Sudbury

Meet an artist who is fighting her past sexual abuse through art

An art installation fighting the stigma of sexual abuse is travelling the province in a shipping container and is now in Sudbury.

Installation helps sexual abuse victims, like Marie Annette Pollock, to reclaim their voice

Sexual Assault: The Roadshow travelled the province in a portable storage unit. Shown here are (l to r) Sarah King Gold, facilitator for the project, Marie Annette Pollock, artist, and Tracy Gregory, founder of SWAN. (Markus Schwabe/CBC)

An art installation travelling across Ontario in a shipping container has made it to Sudbury.

The vividly spray-painted container sits in Victoria Park on Frood Road, these words scrawled across the side: 

Sexual Assault: The Roadshow.

Sudbury is the last stop on a 21-city provincial tour for the Roadshow. 

Marie Annette Pollock, a victim of sexual abuse, says Sexual Assault: The Roadshow has allowed her to find her voice. (Markus Schwabe/CBC)

As the container moved from city to city, people who've been the victim of sexual violence have contributed artwork to the display. 

That includes women like Marie Annette Pollock, who was invited to participate.  Marie said she was the victim of sexual abuse since she was a child.

"The assignment, when we first started was...we had to think of a memory of sexual abuse," Pollock said. "To my mind, the first thing came was how many children lose their innocence. So I did pictures of little girls."

As Sexual Assault: The Roadshow travelled from one location to the next, individuals were able to add their own artwork to the collective piece. (Markus Schwabe/CBC)

"Whether you're an adult woman, or a little girl, not everybody listens."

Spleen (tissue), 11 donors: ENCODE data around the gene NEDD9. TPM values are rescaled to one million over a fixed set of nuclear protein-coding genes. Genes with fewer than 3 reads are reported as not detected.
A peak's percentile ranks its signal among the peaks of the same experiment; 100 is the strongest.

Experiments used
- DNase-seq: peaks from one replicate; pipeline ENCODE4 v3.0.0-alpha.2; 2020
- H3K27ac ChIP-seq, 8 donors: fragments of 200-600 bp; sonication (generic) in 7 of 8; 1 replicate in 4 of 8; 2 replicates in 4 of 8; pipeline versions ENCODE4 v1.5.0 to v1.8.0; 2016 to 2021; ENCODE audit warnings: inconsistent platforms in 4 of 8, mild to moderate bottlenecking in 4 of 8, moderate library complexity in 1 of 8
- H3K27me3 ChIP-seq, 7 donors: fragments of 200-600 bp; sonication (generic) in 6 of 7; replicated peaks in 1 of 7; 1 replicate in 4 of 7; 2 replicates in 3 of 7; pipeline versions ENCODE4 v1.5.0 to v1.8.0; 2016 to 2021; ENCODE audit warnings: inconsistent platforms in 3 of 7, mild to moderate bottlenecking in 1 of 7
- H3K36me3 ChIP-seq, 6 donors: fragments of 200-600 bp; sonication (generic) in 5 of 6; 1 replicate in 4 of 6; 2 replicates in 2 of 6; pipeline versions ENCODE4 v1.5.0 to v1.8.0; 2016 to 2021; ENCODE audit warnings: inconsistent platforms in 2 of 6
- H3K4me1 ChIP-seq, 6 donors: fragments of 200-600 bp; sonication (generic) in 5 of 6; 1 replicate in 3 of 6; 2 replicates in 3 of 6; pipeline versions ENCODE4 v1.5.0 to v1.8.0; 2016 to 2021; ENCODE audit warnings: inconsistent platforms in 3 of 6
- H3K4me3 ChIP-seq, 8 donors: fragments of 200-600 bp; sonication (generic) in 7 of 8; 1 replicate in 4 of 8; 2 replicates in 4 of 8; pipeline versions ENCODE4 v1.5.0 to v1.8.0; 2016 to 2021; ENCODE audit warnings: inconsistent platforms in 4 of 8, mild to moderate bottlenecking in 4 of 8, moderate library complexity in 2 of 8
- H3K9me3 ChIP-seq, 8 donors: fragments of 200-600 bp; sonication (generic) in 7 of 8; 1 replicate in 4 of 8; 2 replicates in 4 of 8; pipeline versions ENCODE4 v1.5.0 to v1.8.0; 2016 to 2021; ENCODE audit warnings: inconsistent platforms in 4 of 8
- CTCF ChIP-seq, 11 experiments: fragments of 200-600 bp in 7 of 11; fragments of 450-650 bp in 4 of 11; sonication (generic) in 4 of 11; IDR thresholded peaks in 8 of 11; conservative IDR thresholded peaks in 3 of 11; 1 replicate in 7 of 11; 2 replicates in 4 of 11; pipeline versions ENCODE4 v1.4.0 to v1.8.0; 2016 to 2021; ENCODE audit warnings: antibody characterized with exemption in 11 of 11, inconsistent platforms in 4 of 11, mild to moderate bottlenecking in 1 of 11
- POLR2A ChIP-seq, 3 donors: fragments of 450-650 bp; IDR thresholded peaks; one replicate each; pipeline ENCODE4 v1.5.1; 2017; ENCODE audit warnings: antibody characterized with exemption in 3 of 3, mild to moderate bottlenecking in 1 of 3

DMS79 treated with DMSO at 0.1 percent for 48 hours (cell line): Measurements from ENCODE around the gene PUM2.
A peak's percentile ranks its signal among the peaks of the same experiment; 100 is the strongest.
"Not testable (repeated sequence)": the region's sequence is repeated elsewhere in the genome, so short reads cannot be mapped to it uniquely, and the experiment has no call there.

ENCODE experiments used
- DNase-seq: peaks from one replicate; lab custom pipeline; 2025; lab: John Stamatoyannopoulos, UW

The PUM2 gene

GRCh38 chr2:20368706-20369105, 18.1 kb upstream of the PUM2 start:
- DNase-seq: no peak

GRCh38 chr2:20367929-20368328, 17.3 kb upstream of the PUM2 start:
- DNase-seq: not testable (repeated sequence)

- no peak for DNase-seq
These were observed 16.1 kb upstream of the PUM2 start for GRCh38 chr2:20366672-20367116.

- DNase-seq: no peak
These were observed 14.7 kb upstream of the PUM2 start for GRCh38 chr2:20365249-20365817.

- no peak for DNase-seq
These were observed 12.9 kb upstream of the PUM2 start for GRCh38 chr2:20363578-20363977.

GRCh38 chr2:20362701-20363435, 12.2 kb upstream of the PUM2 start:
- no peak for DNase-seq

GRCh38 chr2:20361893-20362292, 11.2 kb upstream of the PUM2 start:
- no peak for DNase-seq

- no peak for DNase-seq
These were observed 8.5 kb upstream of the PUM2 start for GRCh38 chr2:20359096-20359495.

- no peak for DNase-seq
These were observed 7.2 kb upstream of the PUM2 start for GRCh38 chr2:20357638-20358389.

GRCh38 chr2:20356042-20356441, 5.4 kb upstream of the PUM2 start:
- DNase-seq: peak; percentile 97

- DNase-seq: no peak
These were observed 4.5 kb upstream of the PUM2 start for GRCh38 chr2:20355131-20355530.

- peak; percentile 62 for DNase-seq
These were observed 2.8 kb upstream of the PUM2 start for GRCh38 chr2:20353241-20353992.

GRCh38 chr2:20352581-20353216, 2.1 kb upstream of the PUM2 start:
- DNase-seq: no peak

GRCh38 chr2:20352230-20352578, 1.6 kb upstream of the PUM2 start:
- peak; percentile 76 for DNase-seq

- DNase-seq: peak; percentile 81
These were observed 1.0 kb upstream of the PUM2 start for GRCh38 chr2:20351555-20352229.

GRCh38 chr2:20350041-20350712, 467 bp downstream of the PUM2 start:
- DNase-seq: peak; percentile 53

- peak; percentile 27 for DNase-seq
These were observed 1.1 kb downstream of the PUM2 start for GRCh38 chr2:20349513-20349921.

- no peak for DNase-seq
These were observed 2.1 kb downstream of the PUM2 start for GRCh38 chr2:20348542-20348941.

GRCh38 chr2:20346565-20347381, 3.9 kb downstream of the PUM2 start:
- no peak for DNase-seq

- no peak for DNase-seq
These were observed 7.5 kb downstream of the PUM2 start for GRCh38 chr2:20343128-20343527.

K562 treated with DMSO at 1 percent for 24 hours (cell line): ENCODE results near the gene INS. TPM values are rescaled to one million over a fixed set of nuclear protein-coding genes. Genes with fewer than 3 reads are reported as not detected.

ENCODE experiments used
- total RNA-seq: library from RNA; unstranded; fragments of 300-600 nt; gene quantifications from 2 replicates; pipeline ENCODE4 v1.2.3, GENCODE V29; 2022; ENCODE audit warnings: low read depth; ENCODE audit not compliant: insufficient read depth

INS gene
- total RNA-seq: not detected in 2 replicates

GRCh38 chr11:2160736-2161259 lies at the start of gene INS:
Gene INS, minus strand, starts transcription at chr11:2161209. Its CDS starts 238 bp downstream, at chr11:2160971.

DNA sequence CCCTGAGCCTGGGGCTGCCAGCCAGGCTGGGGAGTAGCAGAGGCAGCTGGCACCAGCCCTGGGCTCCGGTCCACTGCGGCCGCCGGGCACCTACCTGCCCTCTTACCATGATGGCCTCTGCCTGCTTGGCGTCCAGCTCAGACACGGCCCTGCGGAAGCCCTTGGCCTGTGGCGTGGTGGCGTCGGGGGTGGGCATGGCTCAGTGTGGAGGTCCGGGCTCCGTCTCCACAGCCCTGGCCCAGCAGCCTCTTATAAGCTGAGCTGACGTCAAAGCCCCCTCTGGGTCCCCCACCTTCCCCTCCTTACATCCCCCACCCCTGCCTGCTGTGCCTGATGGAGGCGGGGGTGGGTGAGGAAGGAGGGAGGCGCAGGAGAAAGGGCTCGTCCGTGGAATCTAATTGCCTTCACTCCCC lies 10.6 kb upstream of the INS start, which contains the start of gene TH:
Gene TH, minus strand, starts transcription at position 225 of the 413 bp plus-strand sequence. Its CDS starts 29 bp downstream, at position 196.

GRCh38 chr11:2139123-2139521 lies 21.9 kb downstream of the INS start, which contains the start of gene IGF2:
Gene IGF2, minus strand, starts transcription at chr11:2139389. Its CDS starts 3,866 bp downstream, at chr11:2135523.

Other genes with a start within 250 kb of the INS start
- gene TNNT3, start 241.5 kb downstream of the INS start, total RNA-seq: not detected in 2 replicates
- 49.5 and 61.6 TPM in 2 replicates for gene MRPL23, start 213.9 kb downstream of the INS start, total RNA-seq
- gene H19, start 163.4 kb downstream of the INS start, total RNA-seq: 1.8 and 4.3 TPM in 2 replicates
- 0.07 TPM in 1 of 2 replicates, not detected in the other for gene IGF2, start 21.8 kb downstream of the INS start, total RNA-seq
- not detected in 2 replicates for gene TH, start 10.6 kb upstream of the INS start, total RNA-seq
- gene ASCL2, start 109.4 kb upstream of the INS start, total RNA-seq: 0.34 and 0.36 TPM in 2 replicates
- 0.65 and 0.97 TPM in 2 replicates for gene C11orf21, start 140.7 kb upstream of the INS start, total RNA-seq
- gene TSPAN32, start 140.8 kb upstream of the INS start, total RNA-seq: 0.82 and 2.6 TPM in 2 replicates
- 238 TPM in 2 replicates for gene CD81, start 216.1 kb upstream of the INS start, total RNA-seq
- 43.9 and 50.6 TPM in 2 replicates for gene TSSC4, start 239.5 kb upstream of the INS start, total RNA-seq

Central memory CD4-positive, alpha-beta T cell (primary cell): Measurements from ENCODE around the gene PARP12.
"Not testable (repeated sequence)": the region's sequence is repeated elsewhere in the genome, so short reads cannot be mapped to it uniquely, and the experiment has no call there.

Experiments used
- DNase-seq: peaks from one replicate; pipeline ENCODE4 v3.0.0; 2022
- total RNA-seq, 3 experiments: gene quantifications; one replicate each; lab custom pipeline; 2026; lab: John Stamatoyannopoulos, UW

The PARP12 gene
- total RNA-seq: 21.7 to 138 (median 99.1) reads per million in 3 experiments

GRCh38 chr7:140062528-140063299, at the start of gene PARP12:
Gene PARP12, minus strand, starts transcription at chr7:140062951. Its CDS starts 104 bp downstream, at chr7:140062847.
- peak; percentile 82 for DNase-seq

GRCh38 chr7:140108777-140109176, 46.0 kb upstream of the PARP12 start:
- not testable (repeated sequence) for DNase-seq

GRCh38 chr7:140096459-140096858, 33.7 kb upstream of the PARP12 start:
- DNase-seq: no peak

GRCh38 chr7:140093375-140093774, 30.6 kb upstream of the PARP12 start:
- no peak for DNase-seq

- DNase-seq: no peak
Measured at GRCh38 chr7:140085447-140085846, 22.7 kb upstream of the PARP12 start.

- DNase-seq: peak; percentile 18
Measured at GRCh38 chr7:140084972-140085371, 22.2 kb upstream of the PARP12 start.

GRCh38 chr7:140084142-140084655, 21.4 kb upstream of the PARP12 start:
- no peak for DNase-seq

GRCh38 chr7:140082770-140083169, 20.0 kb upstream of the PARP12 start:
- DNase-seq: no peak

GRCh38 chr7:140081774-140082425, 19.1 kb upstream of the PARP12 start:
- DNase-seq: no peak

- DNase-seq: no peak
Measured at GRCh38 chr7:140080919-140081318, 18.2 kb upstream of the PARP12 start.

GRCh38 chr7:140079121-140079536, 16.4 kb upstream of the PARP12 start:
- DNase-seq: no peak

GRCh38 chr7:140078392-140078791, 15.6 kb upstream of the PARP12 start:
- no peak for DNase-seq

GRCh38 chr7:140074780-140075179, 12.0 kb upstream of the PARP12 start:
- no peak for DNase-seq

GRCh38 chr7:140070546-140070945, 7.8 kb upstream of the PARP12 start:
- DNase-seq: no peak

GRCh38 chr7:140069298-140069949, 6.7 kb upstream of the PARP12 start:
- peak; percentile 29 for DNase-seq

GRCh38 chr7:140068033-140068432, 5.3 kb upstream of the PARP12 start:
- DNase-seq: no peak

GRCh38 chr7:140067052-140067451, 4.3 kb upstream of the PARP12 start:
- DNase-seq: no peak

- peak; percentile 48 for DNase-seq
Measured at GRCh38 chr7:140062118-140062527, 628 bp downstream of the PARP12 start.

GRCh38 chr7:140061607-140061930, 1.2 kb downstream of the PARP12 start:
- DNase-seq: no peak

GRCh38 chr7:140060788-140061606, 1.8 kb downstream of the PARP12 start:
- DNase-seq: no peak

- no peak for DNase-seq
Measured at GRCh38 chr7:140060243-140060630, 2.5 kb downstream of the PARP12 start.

"I also did the hear no evil, speak no evil that goes along with sexual abuse as well," she said.

"It's a taboo conversation but it's changing finally."

Tracy Gregory, founder and executive director of the Sex Workers Advisory Network of Sudbury, says The Roadshow is a way for victims to reclaim their voices (Markus Schwabe/CBC)

Tracy Gregory, founder and executive director of the Sex Workers Advisory Network of Sudbury, the group that is hosting The Roadshow said the art is a way for victims to reclaim their voices.

"This is for all of us, this is for anyone who has experienced sexual violence," Gregory said. "Or has a loved one who's experienced sexual violence."

"This is a way of speaking back, to sexual violence, something that is so loaded with shame and stigma and silencing," Gregory said. "It is a way for us to unpack and redefine and change our lives."

Sexual Assault: The Roadshow visited 21 locations in Ontario, with artists in each location contributing pieces to the whole. Featured in this image is work from a woman on Manitoulin Island. (Markus Schwabe/CBC)

Courage, no matter what they throw at you

As for Pollock she said the opportunity to express herself in her artistic contribution gave her a voice unlike many others with similar experiences.

"I think of myself very proud to be a voice for those who can't speak," she said. "For the ones who are gone. And forgotten. I want to be the voice for them. For the ones who are still suffering."

"It's a long process, and hard, but takes a lot of courage to stick through to the end, no matter what they throw at you."

Pollock said it has even helped her in her own healing.

"I'm 49 and I've got a long history with sexual abuse," she said. "It doesn't matter if you're last episode was 20 years ago, it's a long process."